BlackByte Ransomware screen

BlackByte ransomware attackers are using a vulnerability in a popular Windows driver

Researchers are referring to the BlackByte ransomware group’s latest approach as “Bring Your Own Vulnerable Driver” (BYOVD). By disabling more than 1,000 drivers used by security solutions, this strategy makes it possible to bypass firewalls.

BYOVD is an attack approach in which threat actors take advantage of vulnerabilities in authentic, signed drivers to successfully exploit kernel-mode and grab control of vulnerable systems. Lazarus’s use of a misconfigured Dell driver and an unidentified hacker’s exploitation of a Genshin Impact game’s anti-cheat driver/module are two significant examples of BYOVD attacks002E

According to a recent technical article by Sophos, security expert Andreas Klopsch:

The deception approach enables deactivating a massive list of over 1,000 drivers on which security companies rely to give protection.

This group has been involved for recent attacks using a version of the MSI Afterburner RTCore64.sys driver, which is open to a privilege escalation and code execution bug listed as CVE-2019-16098.

BlackByte ransomware exploited the security flaw to deactivate drivers that limit the working of several endpoint detection and response (EDR) and antivirus programmes. Because the vulnerable drivers are signed with an authentic certificate and work with high privileges on the system, the “Bring Your Own Vulnerable Driver” (BYOVD) technique is successful.

How does BlackByte ransomware work?

The misconfigured MSI graphics driver provides I/O control codes that are visible by user-mode programmes, according to security experts at the cybersecurity firm Sophos. It goes against Microsoft’s security policies on access to kernel memory.

This enables hackers to access kernel memory without the need for shellcode or an exploit to view, execute, or perform operations there. To select the right sectors that match the kernel ID, BlackByte ransomware first detects the version of the kernel.

Choose the right offsets by identifying the kernel
Choose the right offsets by identifying the kernel (Sophos)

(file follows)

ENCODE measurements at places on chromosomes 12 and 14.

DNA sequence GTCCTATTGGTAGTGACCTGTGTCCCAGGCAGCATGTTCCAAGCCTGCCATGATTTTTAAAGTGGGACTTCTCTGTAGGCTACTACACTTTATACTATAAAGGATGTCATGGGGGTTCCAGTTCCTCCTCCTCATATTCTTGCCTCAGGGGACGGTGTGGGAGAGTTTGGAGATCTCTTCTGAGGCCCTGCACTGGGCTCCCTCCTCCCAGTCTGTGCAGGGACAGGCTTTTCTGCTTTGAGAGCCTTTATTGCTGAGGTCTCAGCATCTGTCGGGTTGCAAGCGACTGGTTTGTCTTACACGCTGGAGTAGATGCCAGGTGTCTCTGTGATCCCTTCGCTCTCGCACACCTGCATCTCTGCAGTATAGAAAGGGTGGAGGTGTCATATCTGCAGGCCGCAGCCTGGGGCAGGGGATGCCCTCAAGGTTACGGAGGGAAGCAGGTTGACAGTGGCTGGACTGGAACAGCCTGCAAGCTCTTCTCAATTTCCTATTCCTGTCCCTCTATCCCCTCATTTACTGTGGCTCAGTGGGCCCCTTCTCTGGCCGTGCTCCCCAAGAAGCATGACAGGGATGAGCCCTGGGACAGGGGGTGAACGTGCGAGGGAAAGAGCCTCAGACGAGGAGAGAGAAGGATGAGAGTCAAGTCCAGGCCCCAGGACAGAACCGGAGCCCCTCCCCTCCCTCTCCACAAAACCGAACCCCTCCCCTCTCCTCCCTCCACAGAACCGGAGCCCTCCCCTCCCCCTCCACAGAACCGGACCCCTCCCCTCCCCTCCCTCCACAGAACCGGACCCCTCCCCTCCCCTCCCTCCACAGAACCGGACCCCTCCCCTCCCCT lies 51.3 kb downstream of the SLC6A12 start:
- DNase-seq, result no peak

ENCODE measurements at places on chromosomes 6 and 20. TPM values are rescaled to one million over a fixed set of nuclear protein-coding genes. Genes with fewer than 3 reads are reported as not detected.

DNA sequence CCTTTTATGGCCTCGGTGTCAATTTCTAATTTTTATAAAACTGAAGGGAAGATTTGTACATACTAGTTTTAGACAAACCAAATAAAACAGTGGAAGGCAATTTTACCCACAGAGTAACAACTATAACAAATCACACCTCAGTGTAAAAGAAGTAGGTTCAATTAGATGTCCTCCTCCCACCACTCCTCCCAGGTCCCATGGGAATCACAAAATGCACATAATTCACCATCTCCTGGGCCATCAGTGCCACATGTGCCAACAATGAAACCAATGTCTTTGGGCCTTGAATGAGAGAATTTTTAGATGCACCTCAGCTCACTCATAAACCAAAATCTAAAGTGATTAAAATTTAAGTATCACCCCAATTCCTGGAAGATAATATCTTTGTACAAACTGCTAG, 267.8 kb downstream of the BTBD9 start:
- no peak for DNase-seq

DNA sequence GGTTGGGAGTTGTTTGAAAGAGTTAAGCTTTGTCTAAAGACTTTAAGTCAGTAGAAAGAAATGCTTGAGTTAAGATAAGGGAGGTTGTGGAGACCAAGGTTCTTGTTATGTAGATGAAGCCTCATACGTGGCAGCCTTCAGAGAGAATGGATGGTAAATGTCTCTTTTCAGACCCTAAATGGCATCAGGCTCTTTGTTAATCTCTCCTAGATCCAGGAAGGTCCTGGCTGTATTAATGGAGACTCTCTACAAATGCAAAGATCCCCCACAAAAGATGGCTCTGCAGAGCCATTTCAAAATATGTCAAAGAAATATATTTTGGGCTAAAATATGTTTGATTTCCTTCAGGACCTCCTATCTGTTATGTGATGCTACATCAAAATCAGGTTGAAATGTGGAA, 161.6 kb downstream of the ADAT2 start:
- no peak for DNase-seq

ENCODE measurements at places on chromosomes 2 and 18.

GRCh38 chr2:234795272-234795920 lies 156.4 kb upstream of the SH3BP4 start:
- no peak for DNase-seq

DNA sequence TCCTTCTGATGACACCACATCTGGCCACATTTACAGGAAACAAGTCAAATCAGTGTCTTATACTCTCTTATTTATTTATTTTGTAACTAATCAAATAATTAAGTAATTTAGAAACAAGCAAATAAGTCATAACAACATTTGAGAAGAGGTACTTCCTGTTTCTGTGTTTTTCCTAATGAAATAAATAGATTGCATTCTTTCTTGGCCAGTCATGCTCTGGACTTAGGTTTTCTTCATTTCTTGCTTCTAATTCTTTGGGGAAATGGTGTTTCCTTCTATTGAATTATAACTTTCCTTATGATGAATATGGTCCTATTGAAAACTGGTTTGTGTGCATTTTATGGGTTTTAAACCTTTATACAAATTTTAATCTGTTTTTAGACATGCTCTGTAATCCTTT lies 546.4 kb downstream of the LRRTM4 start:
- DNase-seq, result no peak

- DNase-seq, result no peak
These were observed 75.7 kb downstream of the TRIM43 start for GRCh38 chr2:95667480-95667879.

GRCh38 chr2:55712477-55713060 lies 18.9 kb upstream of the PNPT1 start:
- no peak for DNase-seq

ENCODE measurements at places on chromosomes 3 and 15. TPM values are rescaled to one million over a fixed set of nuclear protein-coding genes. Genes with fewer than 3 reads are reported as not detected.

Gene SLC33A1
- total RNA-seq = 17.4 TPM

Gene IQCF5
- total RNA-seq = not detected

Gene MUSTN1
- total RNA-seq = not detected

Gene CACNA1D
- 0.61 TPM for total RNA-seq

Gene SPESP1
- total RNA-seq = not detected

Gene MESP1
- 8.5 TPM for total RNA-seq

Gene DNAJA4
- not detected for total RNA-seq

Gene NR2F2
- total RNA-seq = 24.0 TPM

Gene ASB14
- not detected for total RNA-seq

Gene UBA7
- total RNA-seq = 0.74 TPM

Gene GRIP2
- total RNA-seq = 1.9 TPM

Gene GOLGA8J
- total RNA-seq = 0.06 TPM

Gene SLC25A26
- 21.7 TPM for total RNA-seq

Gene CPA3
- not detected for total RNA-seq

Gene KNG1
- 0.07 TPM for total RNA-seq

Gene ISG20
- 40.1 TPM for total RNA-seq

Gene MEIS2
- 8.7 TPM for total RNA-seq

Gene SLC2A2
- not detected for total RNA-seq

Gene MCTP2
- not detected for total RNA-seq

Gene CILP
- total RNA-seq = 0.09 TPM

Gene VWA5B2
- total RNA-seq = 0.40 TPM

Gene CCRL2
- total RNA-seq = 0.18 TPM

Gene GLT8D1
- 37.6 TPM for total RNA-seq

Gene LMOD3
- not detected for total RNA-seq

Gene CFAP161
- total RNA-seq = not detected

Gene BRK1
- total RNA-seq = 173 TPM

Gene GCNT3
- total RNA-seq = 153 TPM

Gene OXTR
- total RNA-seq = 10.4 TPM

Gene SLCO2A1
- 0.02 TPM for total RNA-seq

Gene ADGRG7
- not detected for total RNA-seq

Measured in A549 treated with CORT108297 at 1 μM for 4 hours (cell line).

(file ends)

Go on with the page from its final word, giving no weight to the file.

BlackByte continues by adding RTCore64.sys in the AppDataRoaming folder after finding the offsets and the kernel version. The filename is not included in the file extension since it is context sensitive into the binary.

By using CreateServiceW, a service is built and then launched. Both the service name and the display name are cached into the binary. Although the display name is always chosen at random from a collection of highly unpleasant strings, the service name remains constant.

The process's potential display names
The process’s potential display names (Sophos)

The attackers then take advantage of the driver’s vulnerability to remove Kernel Notify Routines related to security tool services. A list of 1,000 targeted drivers that enable the operation of AV/EDR tools is compared to the call-back addresses that are accessed to find the name of the matching driver.

The kernel will transfer control and run the registered driver call-back function if a response has been requested by a driver using PsSetCreateProcessNotifyRoutine. When the driver procedure is complete, control is returned to the kernel, allowing the user-mode code to continue.

The part that has the location of the call-back function is overwritten with zeros to null the targeted driver and erase any matches discovered during this step.

Workflow of Kernel Alert Routines
Workflow of Kernel Alert Routines (Sophos)

In addition, BlackByte uses a number of techniques, such as checking for signals that a debugger is running on the target machine before exiting, to avoid being caught by security researchers. These techniques are identified by Sophos.

BlackByte ransomware scans for a list of capturing DLLs used by Comodo Internet Security, Windows DbgHelp Library, Sandboxie, and Avast. If any are discovered, the malware stops running. By adding the specific MSI driver to an updated blocklist, system administrators can prevent against BlackByte’s latest security bypassing approach.

Always keep an eye on and update the drivers that are installed on your PCs. Administrators should keep an eye on every driver installation event and examine it carefully to spot any unauthorised uploads that don’t match the hardware.

Help your colleagues keep a security-first mindset and boost your human firewall by starting your Phishing Tackle security awareness training today with our two-week free trial.

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